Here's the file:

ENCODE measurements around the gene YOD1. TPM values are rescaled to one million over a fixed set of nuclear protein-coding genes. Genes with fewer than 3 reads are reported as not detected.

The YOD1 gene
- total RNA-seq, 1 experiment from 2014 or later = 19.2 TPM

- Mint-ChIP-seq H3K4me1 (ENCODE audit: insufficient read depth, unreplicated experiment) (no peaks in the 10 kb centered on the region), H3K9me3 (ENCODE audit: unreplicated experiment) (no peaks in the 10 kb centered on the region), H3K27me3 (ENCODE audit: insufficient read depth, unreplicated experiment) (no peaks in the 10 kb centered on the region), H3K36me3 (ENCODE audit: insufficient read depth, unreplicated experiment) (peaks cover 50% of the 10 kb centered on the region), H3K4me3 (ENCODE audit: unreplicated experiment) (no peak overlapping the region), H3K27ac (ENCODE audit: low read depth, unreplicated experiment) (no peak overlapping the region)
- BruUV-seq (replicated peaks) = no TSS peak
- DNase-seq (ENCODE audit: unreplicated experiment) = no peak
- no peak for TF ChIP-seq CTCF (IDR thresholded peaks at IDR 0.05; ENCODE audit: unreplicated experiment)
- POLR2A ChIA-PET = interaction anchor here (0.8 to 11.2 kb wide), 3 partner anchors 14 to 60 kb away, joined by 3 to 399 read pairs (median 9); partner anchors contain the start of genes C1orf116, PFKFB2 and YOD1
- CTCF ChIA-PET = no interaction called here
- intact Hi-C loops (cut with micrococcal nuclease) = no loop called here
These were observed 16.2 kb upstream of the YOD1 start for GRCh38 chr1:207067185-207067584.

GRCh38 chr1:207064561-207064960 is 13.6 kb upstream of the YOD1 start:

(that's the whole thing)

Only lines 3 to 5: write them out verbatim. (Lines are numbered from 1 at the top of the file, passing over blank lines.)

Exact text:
- total RNA-seq, 1 experiment from 2014 or later = 19.2 TPM

- Mint-ChIP-seq H3K4me1 (ENCODE audit: insufficient read depth, unreplicated experiment) (no peaks in the 10 kb centered on the region), H3K9me3 (ENCODE audit: unreplicated experiment) (no peaks in the 10 kb centered on the region), H3K27me3 (ENCODE audit: insufficient read depth, unreplicated experiment) (no peaks in the 10 kb centered on the region), H3K36me3 (ENCODE audit: insufficient read depth, unreplicated experiment) (peaks cover 50% of the 10 kb centered on the region), H3K4me3 (ENCODE audit: unreplicated experiment) (no peak overlapping the region), H3K27ac (ENCODE audit: low read depth, unreplicated experiment) (no peak overlapping the region)
- BruUV-seq (replicated peaks) = no TSS peak